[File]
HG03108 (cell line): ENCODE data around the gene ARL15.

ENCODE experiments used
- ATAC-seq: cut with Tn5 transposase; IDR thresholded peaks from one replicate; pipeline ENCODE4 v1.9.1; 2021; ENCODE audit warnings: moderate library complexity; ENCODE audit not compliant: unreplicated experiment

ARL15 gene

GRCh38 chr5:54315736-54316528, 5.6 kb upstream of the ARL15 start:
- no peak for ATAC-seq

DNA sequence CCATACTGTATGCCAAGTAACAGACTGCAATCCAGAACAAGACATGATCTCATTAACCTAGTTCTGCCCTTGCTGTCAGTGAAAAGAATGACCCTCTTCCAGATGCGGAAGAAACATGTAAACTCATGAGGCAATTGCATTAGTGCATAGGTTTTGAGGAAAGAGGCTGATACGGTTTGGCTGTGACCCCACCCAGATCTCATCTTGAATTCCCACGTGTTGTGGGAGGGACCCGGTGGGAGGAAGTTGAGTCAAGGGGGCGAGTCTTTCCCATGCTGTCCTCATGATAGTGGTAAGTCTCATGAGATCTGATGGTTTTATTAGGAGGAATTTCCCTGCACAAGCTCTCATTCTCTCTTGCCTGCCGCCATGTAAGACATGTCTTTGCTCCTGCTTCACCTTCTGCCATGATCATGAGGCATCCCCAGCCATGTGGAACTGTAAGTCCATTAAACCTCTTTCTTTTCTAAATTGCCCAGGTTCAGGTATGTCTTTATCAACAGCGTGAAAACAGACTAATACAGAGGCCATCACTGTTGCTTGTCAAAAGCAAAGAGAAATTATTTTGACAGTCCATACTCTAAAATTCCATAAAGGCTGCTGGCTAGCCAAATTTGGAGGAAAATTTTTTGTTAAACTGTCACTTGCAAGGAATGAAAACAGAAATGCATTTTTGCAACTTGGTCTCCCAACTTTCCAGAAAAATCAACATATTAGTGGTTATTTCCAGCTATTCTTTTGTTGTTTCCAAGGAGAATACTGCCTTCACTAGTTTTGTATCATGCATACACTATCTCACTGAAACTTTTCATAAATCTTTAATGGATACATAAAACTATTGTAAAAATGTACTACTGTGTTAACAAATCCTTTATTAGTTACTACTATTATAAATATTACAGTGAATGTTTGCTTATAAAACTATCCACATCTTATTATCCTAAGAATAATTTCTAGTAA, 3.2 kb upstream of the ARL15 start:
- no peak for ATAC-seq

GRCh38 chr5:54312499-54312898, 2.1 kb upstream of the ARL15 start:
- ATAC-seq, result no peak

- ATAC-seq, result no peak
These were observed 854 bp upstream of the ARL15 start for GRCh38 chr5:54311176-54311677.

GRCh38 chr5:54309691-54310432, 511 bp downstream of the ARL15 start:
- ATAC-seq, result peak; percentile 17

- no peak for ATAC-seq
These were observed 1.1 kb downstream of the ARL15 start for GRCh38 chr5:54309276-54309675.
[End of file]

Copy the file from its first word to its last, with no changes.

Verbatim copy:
HG03108 (cell line): ENCODE data around the gene ARL15.

ENCODE experiments used
- ATAC-seq: cut with Tn5 transposase; IDR thresholded peaks from one replicate; pipeline ENCODE4 v1.9.1; 2021; ENCODE audit warnings: moderate library complexity; ENCODE audit not compliant: unreplicated experiment

ARL15 gene

GRCh38 chr5:54315736-54316528, 5.6 kb upstream of the ARL15 start:
- no peak for ATAC-seq

DNA sequence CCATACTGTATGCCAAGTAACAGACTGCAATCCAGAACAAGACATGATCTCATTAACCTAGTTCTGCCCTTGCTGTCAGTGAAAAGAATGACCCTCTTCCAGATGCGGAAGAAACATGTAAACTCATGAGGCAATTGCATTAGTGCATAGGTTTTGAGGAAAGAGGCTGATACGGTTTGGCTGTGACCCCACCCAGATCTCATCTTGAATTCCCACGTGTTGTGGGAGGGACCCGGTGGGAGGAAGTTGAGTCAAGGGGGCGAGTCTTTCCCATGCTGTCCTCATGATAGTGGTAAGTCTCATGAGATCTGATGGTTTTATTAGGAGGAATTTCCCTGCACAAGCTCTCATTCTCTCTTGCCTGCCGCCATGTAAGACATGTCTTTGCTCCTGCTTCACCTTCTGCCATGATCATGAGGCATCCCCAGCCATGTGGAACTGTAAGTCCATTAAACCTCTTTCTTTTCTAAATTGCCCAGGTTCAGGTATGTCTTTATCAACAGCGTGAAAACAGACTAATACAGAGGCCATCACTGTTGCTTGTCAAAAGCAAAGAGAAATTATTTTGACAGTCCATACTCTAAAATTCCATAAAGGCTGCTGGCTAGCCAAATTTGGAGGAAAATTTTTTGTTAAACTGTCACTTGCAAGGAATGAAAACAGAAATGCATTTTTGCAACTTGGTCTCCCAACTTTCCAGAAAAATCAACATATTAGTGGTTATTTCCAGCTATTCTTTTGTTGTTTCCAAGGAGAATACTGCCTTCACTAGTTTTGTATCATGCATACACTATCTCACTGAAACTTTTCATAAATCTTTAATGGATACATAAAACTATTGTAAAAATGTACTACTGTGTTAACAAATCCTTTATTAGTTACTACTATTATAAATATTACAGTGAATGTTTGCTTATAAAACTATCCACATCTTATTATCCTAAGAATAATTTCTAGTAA, 3.2 kb upstream of the ARL15 start:
- no peak for ATAC-seq

GRCh38 chr5:54312499-54312898, 2.1 kb upstream of the ARL15 start:
- ATAC-seq, result no peak

- ATAC-seq, result no peak
These were observed 854 bp upstream of the ARL15 start for GRCh38 chr5:54311176-54311677.

GRCh38 chr5:54309691-54310432, 511 bp downstream of the ARL15 start:
- ATAC-seq, result peak; percentile 17

- no peak for ATAC-seq
These were observed 1.1 kb downstream of the ARL15 start for GRCh38 chr5:54309276-54309675.